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Wednesday, January 9, 2013

Carry On

This is naturally--as all times are really--a period of immense change for me. I am not working other than my assorted projects and freelancing. I am staying at home with my child, and I am growing out my hair and my beard and I am thinking big things about who I am and who I could be. Most people never really get the chance after the age of 18 to stop and reflect and have the breathing room to ask the question, "Who the hell am I, anyway?"

I'm not sure I like the answer I'm getting. Or rather, I'm not sure what the answer is and it scares the shit out of me.

I'm the sort of person who only enjoys only the first half of a vacation because I spend the second half too worried about how many days I have left and how the vacation is almost over with. This is sort of like that, I suppose, but with maybe a lot more on the line.

So, I focus on those things I can do every day to affect change. I'm reading a lot, I go to the playground with my son and I watch him learn all those important things most of us learn unconsciously, as he's doing now. He talks to new kids, gets rejected, learns how to deal with that, meets more new kids and repeats the process. He's very resilient and honest. He asked a kid the other day straight up if the kid would play with him. The kid said no, and Collins looked over at me with the most sincere hope I've ever seen--he truly thought I could fix this. I couldn't, though. That's just the way it is; sometimes people don't wanna play with you.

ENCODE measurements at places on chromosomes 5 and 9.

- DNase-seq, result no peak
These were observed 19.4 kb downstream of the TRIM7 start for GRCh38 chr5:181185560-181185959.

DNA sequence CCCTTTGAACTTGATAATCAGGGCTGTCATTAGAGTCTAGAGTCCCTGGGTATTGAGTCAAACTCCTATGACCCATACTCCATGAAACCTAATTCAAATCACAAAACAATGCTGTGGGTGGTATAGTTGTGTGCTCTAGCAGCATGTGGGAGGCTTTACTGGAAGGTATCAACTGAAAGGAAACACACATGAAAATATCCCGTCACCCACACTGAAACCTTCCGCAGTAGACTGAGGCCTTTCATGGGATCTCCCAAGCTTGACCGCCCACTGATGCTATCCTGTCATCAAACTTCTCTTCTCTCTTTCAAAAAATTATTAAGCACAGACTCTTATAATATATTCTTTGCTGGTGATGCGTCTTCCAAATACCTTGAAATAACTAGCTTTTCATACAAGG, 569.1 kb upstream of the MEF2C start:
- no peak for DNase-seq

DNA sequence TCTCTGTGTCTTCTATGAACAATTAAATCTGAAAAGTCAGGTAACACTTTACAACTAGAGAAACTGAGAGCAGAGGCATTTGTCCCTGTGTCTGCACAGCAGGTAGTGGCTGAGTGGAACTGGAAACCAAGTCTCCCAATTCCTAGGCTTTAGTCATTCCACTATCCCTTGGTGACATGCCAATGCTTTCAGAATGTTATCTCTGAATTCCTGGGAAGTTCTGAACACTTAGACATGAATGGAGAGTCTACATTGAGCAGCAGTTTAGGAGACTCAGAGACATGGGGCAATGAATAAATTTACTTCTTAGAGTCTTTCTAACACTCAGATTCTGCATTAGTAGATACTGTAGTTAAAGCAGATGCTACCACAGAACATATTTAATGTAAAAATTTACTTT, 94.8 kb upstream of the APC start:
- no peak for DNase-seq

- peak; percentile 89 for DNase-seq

We listen to Blur and fun. all the damn time because those are the only two bands that he knows every word to every song, and he sings and sings and sings. He knows the words. He sings.

He sings: "If you're lost and alone, or sinking like a stone, carry ahh-ahh-ahh-ahh-on."

Though I know he probably has no idea what he's singing, it feels like he's singing it to me.

"If you're lost and alone, or sinking like a stone, carry on, dad. Carry on."

There's a library at the top of the hill by the playground and every day we go to the library and we read two or three books and we borrow one more to take home and read before bed time. It's a simple ritual but he likes it and I like it, and it reminds me of when I was a little kid and the entirety of the world seemed contained within the city library. I suppose it was. I suppose it still is.

2 comments:

Anonymous said...

I love this entry. It's similar to my life right now. The concept of time gets weird when you all of a sudden have a lot of it.

Tres Crow said...

I agree, Anon. When you have a lot of time on your hands, you can almost start to feel oppressed by it. In only a matter of a few months, I'm already starting to understand how all those housewives in the 1950s could have been so miserable. And I have a ton of things to keep me occupied. I can't imagine what this would feel like if I had no hobbies, or business plans.

I'm glad you liked the post. Thanks for commenting.